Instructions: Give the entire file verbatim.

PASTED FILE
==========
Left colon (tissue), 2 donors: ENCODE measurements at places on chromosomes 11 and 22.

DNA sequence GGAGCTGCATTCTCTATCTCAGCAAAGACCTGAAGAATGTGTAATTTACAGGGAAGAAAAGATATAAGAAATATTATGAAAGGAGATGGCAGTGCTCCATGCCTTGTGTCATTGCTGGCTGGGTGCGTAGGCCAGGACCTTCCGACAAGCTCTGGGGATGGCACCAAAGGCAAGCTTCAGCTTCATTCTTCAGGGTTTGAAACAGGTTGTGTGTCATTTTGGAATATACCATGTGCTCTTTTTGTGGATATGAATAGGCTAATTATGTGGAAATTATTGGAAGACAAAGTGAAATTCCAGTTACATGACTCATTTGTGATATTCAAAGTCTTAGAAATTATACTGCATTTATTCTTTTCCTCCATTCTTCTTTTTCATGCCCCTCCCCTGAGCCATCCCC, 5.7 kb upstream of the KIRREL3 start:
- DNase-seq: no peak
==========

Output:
Left colon (tissue), 2 donors: ENCODE measurements at places on chromosomes 11 and 22.

DNA sequence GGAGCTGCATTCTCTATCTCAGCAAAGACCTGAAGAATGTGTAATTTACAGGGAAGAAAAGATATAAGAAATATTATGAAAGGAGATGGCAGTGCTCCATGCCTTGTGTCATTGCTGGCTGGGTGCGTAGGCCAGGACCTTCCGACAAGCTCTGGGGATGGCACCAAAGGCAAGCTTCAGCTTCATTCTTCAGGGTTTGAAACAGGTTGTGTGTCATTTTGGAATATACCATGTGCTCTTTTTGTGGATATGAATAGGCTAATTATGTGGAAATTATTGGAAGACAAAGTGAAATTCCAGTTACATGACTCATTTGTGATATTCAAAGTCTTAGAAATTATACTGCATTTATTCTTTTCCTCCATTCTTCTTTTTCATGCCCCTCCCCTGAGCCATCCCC, 5.7 kb upstream of the KIRREL3 start:
- DNase-seq: no peak